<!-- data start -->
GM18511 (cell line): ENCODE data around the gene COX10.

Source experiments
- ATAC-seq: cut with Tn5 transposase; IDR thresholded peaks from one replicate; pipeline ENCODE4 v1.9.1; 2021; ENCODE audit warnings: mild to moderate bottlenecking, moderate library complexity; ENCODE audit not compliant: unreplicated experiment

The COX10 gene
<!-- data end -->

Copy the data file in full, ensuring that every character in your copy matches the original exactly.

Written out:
GM18511 (cell line): ENCODE data around the gene COX10.

Source experiments
- ATAC-seq: cut with Tn5 transposase; IDR thresholded peaks from one replicate; pipeline ENCODE4 v1.9.1; 2021; ENCODE audit warnings: mild to moderate bottlenecking, moderate library complexity; ENCODE audit not compliant: unreplicated experiment

The COX10 gene